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The Vector

NJIT's Student Newspaper

The Vector

NJIT's Student Newspaper

The Vector

Game Expression: Why do we ‘Play’?

Game Expression: Why do we Play?

The Nintendo booth at this year’s New York Comic-Con was home to a variety of video games, from Pikmin 3 to the Wonderful 100. Would it surprise anyone that one of Nintendo’s product marketers had a lot to say about how games should be designed?

I chatted briefly with J.C. Rodrigo, product marketer at Nintendo of America, about his position and (of course) about games.

If I may pose a question to all of you game developers reading this: why do you play games? It’s a simple question but with a lot of purpose behind it. In fact, that it took me a while to answer the question Mr. Rodrigo posed.

Don’t video games make us feel a certain way? Mr. Rodrigo explained that if a game doesn’t allow you to feel an emotion, it ultimately fails at being a game. Upon saying this, we proceeded to list all of our favorite games and came to realize that each game has a certain feeling to it.

Games, as Rodrigo puts it, are like food. Some are spicy and exciting, while others are bland and tasteless. Looking at some games of today, let’s take some examples.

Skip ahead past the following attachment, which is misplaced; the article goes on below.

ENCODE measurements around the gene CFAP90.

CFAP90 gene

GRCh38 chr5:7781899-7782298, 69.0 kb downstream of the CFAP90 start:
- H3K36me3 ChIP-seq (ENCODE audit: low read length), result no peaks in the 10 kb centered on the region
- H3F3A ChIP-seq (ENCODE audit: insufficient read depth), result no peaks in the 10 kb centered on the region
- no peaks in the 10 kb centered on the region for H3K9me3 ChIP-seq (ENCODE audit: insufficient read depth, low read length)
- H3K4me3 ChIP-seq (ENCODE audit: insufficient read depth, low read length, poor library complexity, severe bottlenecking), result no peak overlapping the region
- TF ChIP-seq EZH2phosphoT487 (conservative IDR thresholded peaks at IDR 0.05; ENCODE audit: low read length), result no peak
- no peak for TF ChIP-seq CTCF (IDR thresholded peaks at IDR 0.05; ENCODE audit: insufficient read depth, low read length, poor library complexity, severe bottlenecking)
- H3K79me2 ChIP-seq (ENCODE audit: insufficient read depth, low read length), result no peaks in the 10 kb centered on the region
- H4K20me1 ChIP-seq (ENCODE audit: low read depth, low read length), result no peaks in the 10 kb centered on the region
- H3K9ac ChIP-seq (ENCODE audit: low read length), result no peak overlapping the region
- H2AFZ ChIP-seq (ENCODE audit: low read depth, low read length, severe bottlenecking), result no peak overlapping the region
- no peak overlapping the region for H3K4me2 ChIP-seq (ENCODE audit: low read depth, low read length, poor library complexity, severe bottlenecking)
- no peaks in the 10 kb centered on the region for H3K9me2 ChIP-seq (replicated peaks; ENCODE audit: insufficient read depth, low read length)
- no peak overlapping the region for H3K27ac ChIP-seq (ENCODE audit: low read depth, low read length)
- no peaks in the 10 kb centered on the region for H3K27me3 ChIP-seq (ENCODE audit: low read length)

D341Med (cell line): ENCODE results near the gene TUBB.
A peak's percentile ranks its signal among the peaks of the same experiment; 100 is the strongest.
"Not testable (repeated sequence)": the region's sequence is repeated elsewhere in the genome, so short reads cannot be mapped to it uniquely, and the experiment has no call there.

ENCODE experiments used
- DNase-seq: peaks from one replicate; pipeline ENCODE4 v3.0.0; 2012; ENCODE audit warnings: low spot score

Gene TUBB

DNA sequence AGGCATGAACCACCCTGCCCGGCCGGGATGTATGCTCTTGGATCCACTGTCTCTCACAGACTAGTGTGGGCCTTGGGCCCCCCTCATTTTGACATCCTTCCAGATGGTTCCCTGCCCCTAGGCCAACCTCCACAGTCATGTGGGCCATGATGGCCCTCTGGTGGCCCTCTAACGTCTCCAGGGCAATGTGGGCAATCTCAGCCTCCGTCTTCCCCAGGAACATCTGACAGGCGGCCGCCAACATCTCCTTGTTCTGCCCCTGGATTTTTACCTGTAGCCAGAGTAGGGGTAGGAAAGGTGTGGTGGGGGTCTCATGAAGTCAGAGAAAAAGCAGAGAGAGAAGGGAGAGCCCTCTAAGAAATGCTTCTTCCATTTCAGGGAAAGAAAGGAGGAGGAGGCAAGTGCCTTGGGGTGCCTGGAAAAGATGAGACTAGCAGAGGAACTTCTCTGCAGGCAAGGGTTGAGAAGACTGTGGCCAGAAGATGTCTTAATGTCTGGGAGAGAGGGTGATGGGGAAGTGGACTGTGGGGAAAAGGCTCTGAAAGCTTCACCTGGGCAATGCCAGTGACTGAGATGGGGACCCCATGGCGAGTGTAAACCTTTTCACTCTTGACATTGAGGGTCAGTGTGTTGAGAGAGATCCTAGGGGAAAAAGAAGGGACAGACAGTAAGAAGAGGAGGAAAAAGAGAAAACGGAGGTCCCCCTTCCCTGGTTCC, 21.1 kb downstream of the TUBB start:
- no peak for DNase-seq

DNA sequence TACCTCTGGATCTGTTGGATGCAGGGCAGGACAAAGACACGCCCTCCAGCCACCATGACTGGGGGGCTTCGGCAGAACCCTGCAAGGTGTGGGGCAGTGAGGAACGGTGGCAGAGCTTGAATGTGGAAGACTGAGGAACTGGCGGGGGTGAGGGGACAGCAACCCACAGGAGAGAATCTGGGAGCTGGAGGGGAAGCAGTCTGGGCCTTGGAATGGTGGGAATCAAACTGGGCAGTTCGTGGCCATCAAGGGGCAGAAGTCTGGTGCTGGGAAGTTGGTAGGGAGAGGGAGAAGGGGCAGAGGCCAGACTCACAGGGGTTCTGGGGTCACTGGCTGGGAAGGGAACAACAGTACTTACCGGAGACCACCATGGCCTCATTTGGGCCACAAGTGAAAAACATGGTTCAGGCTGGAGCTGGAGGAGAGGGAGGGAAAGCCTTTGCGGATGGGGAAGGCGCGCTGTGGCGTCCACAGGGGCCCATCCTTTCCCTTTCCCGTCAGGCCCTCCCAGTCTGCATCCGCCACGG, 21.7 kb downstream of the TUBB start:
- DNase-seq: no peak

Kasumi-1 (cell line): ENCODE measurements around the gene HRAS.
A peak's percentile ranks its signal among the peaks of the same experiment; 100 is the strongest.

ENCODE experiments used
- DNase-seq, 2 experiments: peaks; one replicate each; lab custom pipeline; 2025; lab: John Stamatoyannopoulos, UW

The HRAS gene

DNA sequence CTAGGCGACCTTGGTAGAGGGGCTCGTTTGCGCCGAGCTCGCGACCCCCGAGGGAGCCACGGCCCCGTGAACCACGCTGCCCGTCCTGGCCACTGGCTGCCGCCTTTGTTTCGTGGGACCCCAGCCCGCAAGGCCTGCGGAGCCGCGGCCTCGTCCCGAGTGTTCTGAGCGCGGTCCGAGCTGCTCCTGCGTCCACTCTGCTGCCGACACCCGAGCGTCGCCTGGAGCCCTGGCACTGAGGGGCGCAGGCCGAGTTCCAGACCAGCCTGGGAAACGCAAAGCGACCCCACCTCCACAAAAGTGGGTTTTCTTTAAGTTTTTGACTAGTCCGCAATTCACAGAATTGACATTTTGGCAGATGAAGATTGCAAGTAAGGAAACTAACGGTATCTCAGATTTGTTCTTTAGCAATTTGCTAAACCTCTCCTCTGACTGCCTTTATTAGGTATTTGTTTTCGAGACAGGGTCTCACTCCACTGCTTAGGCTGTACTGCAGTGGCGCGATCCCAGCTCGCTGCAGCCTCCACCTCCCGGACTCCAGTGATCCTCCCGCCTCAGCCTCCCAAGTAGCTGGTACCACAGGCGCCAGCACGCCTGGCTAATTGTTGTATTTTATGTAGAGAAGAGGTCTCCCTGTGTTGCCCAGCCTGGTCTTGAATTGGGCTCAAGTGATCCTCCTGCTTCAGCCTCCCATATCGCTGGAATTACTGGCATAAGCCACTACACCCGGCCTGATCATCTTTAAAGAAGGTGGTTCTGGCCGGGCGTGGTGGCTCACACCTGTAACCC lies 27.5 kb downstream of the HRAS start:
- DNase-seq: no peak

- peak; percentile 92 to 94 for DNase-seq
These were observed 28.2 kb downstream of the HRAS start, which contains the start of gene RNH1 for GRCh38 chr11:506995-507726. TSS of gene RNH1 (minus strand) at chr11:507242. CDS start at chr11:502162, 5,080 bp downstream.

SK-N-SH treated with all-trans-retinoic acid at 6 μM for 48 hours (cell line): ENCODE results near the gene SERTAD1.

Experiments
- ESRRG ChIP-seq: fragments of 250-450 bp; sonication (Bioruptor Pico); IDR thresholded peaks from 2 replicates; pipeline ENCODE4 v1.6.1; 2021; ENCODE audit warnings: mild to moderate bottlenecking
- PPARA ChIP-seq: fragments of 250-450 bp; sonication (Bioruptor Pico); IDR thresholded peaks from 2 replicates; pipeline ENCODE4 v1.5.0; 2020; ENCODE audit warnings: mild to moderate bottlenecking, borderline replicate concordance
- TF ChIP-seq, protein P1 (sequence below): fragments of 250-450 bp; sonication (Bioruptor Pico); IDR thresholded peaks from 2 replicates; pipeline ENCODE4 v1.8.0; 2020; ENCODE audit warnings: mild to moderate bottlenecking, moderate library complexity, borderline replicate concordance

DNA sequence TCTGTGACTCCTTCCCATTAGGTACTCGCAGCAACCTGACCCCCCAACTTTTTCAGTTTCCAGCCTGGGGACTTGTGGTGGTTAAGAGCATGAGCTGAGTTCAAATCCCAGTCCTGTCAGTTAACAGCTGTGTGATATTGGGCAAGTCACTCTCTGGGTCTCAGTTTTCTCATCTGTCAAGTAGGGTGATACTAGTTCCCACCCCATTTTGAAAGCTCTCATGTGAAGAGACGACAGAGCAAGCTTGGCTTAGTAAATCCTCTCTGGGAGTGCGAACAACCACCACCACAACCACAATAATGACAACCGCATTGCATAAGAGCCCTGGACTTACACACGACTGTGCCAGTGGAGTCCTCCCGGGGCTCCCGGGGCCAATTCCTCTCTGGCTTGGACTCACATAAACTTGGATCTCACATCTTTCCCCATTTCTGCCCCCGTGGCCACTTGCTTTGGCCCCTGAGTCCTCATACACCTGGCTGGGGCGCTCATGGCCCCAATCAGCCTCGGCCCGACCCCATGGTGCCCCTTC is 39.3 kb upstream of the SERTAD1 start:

Imagine a scene where you’re playing Farmville on your Facebook while playing Call of Duty at the same time. Farmville, is of course, bland, as it was made with the intention of milking you dry of your time and money. Call of Duty does this, too, but Call of Duty does something that Farmville doesn’t.

Farmville isn’t a fun game, or it doesn’t give the feeling of fun. It’s mindless clicking and waiting. I’ll explain why in a future Indie Game Thing, but the short version of why Farmville gets away with doing this is because of there’s some sort of reward that we, as the guinea pig in this situation, are inclined to receive. We don’t particular feel anything from receiving said item but we are on a schedule to get our reward in Farmville.

Going back to Call of Duty, without calling it mindless violence, it, in fact, does make you feel something. As modern fantasies go, Call of Duty makes you feel like the go-to guy in the army who can take down terrorists and change world history as we know it. Call of Duty will always make you feel rewarded for all of your murdering with new perks and kill streaks. In death, the game even comes with deathstreaks to help those who are a bit slow with spatial awareness.

Zynga tanked while the Call of Duty franchise has consistently stayed on top of the sales charts. As J. Rodrigo put it, games need feeling, as without having some emotional desire to continue playing, people will stop.

Good games express a sort of incentive to the player. Some good games make you feel terrible, while other good games can also make you feel amazing. All in all, If a game doesn’t allow you to feel, it probably isn’t worth your time.


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